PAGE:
In a previous post, we introduced a library for performing arithmetic operations with arbitrary precision, and in this update we optimized the multiplication algorithm using the Fast Fourier Transform factorization.
One of my favourite problems in classical mechanics is the planetary motion, and one of my first attempts to solve it with computer algorithms dates from my early teens. My first approach was written in BASIC, and the results were completely wrong, as I didn’t know enough about the underlying maths. Subsequent attempts produced good results once I knew some basics of differential calculus during my high-school years.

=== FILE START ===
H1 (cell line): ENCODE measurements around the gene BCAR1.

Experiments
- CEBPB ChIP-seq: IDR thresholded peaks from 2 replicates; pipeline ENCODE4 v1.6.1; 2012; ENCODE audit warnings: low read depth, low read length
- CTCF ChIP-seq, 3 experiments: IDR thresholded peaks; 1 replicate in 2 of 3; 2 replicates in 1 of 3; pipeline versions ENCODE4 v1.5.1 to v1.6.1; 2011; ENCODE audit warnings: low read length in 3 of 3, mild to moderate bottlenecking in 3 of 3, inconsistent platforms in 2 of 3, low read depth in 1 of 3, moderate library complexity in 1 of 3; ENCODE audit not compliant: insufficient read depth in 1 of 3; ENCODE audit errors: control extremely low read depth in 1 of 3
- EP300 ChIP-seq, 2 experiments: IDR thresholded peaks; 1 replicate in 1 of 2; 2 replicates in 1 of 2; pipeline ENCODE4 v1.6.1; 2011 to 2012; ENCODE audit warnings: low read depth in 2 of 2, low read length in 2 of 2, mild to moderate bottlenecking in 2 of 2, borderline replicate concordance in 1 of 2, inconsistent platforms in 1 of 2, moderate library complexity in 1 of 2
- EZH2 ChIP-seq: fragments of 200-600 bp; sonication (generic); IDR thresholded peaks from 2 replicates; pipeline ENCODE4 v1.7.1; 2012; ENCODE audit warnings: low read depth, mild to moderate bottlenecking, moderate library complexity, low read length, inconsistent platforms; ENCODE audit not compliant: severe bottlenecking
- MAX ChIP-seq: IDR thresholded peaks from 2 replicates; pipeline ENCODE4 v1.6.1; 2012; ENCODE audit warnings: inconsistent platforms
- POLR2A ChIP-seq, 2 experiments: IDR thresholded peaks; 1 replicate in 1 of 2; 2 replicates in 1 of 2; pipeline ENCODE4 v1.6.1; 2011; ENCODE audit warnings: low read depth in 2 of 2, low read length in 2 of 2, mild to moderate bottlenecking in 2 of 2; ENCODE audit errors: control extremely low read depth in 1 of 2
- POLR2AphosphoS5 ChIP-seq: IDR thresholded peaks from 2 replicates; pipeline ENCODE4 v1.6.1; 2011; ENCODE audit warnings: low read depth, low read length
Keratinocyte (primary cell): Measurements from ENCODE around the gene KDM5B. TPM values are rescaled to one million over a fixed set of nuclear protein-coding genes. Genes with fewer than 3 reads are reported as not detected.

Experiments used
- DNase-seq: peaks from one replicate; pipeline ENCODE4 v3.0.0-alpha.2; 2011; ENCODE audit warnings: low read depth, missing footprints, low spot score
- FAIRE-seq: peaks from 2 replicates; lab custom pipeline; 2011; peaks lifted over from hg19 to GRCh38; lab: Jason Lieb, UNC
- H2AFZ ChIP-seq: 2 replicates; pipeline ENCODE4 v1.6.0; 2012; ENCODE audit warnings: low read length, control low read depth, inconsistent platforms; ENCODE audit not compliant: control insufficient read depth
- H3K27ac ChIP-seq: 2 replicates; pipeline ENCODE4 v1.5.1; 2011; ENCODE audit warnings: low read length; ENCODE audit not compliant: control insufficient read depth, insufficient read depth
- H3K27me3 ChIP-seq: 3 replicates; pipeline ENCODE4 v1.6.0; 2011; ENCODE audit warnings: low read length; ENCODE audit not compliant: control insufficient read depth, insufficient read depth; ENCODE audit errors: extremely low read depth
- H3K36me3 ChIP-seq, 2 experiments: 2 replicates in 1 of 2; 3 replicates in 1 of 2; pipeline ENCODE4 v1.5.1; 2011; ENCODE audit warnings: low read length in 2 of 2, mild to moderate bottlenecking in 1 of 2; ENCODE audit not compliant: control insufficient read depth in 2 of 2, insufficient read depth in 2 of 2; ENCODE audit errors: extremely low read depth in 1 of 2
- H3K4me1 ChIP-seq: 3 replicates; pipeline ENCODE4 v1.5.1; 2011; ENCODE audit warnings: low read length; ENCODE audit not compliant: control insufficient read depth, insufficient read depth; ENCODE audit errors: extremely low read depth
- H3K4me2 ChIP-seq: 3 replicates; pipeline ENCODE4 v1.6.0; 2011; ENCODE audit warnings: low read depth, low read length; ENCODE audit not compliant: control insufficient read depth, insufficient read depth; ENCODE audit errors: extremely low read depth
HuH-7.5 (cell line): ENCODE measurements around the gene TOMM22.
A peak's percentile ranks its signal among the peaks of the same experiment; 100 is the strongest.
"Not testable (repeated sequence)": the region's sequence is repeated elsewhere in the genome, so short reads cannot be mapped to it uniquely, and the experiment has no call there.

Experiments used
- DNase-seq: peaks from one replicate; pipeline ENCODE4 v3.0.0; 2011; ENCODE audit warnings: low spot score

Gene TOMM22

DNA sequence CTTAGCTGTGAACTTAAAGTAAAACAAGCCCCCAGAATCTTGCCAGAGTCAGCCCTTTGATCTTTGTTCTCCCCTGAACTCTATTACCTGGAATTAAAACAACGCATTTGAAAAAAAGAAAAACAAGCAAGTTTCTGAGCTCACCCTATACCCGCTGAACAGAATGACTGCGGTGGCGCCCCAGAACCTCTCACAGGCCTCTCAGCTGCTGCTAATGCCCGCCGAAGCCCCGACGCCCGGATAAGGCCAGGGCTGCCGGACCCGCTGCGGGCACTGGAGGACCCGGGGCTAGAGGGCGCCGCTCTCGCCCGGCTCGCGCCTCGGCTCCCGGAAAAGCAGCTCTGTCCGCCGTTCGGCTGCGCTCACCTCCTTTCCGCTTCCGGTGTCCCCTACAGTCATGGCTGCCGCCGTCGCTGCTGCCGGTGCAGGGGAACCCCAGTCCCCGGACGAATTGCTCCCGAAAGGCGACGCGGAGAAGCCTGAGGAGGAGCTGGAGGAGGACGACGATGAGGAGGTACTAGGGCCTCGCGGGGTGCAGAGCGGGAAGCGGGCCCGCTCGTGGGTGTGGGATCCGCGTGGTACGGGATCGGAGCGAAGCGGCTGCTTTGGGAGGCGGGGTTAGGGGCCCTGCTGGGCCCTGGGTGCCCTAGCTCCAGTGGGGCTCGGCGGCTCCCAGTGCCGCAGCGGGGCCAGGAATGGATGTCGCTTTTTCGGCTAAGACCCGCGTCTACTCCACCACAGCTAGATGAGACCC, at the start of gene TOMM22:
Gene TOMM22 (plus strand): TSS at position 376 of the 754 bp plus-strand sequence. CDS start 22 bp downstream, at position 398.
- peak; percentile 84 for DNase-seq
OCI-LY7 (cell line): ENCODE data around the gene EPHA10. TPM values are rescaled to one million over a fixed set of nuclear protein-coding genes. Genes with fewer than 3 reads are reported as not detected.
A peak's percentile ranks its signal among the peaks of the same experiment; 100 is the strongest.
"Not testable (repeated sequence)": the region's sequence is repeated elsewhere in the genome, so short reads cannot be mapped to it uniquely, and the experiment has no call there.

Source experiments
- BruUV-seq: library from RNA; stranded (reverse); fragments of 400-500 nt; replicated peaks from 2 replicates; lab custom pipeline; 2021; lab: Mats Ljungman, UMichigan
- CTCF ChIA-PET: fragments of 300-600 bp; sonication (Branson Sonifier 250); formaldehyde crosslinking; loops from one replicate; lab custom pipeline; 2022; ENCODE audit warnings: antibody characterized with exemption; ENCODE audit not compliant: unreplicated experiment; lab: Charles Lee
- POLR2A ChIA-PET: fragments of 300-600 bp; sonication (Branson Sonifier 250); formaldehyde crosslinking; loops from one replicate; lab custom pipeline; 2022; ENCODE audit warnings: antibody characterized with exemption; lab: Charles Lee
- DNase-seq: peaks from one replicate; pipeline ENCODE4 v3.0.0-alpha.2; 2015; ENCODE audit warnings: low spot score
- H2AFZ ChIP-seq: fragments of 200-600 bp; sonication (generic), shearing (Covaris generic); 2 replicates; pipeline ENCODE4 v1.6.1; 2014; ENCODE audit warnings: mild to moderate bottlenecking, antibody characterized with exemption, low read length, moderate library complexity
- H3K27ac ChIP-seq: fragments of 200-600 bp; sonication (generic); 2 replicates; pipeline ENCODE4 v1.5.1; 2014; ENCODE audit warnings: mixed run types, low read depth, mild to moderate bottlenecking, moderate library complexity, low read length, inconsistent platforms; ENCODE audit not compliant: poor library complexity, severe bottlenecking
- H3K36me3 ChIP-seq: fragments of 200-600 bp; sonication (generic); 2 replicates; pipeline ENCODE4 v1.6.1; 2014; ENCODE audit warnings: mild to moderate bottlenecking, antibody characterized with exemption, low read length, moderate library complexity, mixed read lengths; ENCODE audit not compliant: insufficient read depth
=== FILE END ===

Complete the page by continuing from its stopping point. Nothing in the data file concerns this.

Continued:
My first steps in computer programming were with an old ZX Spectrum, like many other people of my generation. Following a natural order, Sinclair BASIC was the first language I dealt with, but quite often the hardware limitations forced me to move to the Z80 assembly language. A common practice was to code some “time critical” routines - like some graphic routines - in assembly to avoid many of the bottlenecks.
We introduced in a previous post a library for operating with arbitrarily big numbers, where we implemented some basic arithmetic operations, like addition, multiplication and division.
I decided to write this small library in 2000, after watching a rerun of “The Simpsons” episode “Treehouse of Horror VI”.
In this post I will propose a way to solve a sudoku puzzle with a computer program, trying to find all the puzzle solutions in an efficient way using an algorithm based on reduction of Uncertainty.